Collier wrote letters and called the Internal Revenue Service and immigration officials shortly after he left the church to tell them about English nationals working illegally at the tire business. From about 1981 until 1988, he says, there would be about four people from England and maybe four parishioners of King’s Chapel working at any one time at the shop for wages well below minimum.

“The English would get $50 a week, plus room and board,” he said. “They’d work 40- to 50-hour weeks. No records. No documents.” Collier says he knows the details of their earnings and living arrangements because he often was called up in the evenings to do plumbing or electrical repairs at their residences for free. “I was Mr. Fix-It,” he said.

Glenn Bissonette, now of Danielson, filed an unfair labor practice complaint in 1990 claiming he worked for no wages for three years. He got six months of back pay, but a statute of limitations kept him from collecting for the entire time.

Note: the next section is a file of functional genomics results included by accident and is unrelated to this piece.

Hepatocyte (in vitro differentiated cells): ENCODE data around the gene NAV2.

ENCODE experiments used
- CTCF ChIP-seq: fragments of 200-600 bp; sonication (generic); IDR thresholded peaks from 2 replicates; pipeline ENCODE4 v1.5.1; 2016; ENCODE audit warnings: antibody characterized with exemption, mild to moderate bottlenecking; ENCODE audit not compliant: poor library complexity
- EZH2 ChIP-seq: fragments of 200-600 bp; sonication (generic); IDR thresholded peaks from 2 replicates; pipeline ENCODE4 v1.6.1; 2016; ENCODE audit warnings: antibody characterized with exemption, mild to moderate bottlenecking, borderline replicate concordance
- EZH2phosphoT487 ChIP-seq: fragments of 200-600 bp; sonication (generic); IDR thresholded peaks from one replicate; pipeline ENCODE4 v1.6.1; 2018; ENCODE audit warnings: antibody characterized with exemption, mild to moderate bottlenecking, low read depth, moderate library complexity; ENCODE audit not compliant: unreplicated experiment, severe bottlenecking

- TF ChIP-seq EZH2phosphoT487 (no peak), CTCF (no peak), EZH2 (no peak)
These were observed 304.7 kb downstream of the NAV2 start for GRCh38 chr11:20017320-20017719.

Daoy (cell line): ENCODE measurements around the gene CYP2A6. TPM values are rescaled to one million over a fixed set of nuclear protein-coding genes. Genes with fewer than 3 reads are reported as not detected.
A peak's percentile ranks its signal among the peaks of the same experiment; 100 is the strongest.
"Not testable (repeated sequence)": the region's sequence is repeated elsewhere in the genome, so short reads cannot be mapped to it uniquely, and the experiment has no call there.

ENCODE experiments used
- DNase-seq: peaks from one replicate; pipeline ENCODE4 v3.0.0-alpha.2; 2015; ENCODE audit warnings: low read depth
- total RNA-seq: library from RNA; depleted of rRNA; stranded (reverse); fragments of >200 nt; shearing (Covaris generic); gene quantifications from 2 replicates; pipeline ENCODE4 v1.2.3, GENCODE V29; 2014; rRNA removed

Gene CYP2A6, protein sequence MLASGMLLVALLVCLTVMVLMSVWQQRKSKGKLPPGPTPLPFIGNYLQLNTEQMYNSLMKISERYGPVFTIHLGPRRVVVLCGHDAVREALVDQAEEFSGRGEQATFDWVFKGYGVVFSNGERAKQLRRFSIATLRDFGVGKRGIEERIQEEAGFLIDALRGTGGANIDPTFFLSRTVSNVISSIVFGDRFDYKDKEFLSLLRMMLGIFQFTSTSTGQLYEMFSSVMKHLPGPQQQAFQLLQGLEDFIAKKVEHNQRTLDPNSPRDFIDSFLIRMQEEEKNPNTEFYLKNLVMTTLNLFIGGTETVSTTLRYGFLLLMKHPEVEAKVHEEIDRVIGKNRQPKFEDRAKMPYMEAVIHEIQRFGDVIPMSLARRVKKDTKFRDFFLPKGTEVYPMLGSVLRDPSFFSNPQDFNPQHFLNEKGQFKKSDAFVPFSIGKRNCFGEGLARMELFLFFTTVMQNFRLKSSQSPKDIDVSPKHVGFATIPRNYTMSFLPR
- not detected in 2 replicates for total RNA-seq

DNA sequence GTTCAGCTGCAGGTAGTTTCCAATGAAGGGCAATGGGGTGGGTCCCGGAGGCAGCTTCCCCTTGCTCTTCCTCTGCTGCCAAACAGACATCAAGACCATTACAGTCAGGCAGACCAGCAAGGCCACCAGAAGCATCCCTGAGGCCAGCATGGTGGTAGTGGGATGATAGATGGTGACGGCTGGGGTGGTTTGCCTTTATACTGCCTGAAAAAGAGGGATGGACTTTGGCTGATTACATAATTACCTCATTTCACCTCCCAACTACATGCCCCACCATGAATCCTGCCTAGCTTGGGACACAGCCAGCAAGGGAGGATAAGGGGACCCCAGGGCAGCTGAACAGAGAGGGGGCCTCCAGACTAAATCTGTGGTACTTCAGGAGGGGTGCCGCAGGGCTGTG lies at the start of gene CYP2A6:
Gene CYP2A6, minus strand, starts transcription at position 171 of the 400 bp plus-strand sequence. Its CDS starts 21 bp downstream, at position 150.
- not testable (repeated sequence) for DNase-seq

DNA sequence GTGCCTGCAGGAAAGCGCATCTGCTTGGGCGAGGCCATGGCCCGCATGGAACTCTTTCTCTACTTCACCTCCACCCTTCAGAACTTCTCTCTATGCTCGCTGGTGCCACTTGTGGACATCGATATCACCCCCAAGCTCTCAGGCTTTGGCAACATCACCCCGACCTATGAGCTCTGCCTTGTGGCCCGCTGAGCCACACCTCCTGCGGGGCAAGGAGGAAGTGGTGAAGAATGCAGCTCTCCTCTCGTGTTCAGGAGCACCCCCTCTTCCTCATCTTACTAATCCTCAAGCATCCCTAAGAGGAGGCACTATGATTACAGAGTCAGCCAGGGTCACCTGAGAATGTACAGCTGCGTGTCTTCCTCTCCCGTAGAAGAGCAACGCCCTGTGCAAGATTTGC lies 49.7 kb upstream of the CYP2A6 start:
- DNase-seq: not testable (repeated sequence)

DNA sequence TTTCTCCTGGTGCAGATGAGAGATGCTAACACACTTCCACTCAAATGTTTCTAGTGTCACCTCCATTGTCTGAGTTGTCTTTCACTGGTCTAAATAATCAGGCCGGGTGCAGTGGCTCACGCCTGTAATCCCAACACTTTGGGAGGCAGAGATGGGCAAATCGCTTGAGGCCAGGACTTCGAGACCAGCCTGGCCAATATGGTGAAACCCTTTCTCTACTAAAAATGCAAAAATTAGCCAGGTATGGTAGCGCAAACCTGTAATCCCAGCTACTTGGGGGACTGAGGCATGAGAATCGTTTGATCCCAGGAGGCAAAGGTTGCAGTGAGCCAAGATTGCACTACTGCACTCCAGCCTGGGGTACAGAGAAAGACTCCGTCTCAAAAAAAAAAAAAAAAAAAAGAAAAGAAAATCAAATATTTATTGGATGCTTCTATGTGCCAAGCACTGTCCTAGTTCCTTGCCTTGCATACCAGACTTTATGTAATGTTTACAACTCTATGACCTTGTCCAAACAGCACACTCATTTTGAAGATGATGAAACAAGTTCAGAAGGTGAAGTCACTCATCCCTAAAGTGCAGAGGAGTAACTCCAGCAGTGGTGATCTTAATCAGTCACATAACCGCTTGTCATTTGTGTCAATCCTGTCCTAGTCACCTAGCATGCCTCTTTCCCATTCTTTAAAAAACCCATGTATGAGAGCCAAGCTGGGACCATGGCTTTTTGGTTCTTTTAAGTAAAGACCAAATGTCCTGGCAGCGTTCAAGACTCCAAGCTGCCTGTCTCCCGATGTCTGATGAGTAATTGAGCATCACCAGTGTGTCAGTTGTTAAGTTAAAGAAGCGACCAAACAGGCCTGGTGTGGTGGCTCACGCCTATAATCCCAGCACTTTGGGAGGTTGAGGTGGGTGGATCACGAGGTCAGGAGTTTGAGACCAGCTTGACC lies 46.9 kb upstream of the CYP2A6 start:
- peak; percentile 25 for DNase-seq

Parishioners also helped to remodel and repaint pastors’ homes in Jewett City —- Wibberley’s on East Main Street and Kevin F. Hamel’s down the street — without pay. They have remodeled a kitchen, and painted and repaired exteriors and interiors. Several women and their daughters describe regularly cleaning Wibberley’s house — sometimes at 1 or 2 in the morning — in shows of obedience. Some were asked to baby-sit for free for other mothers in the church.

Josh [K] slept almost 48 hours after his interrogations and confession. From the state police barracks in Montville, he went to stay with another church family in Jewett City.